Cystatins are natural inhibitors of cysteine peptidases. Recently, cystatins derived from plants, named phytocystatins, have been extensively studied. Among them, CsinCPI-2 proteins from Citrus sinensis were identified and recombinantly produced by our group. Thus, this study described the recombinant expression, purification, and inhibitory activity of this new phytocystatin against human cathepsins K and B and assessed the anti-inflammatory effect of CsinCPI-2 in vitro in mouse and in vivo in rats. In addition, the pro-osteogenic effect of CsinCPI-2 was investigated in vitro. The inflammatory response of mouse macrophage cells stimulated with P. gingivalis was modulated by CsinCPI-2. The in vitro results showed an inhibitory effect (p < 0.05) on cathepsin K, cathepsin B, IL-1β, and TNF-α gene expression. In addition, CsinCPI-2 significantly inhibited in vivo the activity of TNF-α (p < 0.05) in the blood of rats, previously stimulated by E. coli lipopolysaccharide (LPS). CsinCPI-2 had a pro-osteogenic effect in human dental pulp cells, demonstrated by the increase in alkaline phosphatase (ALP) activity, deposition of mineralized nodules, and the gene expression of the osteogenic markers as bone morphogenetic protein 2 (BMP-2), runt-related transcription factor 2 (Runx-2), ALP, osteocalcin, and bone sialoprotein (BSP). These preliminary studies suggested that CsinCPI-2 has a potential anti-inflammatory, and at the same time, a pro-osteogenic effect. This may lead to new therapies for the control of diseases where inflammation plays a key role, such as periodontal disease and apical periodontitis.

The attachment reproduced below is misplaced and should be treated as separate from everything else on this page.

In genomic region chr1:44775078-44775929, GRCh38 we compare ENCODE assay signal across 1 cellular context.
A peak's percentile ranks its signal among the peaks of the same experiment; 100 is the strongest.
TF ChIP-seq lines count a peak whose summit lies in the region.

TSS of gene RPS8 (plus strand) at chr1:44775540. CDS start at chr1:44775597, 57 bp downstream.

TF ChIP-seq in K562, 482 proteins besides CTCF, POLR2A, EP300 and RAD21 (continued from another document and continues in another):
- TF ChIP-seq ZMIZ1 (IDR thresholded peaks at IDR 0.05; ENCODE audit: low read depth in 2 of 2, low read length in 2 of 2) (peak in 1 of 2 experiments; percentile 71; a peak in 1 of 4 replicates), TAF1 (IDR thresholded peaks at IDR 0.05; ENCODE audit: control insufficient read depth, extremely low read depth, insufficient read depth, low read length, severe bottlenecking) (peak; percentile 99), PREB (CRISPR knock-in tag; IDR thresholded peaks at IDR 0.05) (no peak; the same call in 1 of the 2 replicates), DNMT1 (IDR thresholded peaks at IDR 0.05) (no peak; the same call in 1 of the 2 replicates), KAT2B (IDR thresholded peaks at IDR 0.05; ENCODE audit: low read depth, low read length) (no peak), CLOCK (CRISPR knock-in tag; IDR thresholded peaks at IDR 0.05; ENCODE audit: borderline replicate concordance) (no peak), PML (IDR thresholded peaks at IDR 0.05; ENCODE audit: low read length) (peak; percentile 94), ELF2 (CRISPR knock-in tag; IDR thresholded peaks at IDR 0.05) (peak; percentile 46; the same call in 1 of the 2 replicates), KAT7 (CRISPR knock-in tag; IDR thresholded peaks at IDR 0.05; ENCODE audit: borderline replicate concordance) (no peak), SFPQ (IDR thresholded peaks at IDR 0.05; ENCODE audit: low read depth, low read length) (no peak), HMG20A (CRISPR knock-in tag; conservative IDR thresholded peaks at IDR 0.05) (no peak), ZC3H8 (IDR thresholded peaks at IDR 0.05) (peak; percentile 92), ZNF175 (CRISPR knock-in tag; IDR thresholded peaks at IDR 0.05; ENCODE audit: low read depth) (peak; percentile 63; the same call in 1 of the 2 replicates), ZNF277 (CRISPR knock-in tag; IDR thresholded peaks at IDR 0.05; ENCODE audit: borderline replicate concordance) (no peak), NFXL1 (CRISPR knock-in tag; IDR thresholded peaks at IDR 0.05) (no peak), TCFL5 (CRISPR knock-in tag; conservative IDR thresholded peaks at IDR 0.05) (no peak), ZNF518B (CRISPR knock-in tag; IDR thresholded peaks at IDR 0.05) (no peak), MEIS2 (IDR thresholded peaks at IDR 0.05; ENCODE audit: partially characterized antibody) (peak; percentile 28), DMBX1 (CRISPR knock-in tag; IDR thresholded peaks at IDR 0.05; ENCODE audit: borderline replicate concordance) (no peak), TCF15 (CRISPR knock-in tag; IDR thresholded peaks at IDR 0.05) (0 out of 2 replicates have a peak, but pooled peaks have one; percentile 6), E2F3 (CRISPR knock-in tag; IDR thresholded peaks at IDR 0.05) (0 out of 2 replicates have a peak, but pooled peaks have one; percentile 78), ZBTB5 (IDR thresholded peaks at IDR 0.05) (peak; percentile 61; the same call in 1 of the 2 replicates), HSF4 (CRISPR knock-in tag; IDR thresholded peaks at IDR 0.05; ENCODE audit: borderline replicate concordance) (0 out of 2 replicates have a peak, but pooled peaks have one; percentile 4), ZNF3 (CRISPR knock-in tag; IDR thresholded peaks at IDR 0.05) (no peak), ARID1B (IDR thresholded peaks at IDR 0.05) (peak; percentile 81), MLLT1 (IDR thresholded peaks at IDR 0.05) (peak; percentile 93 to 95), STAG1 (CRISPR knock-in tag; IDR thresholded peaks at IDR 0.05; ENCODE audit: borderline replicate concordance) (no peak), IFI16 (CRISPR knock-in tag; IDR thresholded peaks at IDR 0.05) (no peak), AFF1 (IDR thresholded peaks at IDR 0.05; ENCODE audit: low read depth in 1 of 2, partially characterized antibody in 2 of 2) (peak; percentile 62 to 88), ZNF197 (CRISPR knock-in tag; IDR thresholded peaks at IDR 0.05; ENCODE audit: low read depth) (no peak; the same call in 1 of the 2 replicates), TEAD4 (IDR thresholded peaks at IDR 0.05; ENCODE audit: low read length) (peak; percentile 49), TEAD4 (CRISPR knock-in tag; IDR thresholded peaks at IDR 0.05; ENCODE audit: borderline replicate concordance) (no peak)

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http://dx.doi.org/10.1016/j.cyto.2019.154760DOI Listing
November 2019

Effect of rotary instrument associated with different irrigation techniques on removing calcium hydroxide dressing.

Microsc Res Tech 2014 Aug 20;77(8):642-6. Epub 2014 May 20.

Department of Restorative Dentistry, Araraquara Dental School, UNESP - Univ Estadual Paulista, Araraquara, SP, Brazil.

Calcium hydroxide [Ca(OH)2 ] residues in root canals may compromise sealing of filling and endodontic treatment success. The aim of this study was to compare the efficacy of using rotary instrument associated with EndoActivator, EndoVac, passive ultrasonic irrigation (PUI), and conventional needle irrigation (CNI), in Ca(OH)2 removal from root canal, by means of scanning electron microscopy (SEM) images. Sixty-six human canines were prepared with the Protaper system up to F5 and filled with Ca(OH)2 . After 7 days, Ca(OH)2 was removed with rotary instrument F5 associated with the irrigation techniques used in each group (n = 15): GI (CNI), GII (EndoVac), GIII (EndoActivator) and GIV (PUI). In all groups 15 mL of 2.5% NaOCl and 3 mL of 17% EDTA were used for Ca(OH)2 removal. The Ca(OH)2 residues was evaluated by SEM in the middle and apical third using a system of scores. The results were analyzed by the Kruskal-Wallis and Dunn tests (α = 0.05). None of the techniques completely removed the Ca(OH)2 from root canals. There was no difference between EndoActivator, EndoVac and PUI (P > 0.05), but the three techniques removed more Ca(OH)2 than the CNI (P < 0,05), in the middle and apical thirds of the root canal. It was concluded that the rotary instrument combined with EndoActivator, EndoVac, and PUI was shown to be more efficient than the rotary instrument combined with the CNI in removing Ca(OH)2 from the root canal.
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http://dx.doi.org/10.1002/jemt.22382DOI Listing
August 2014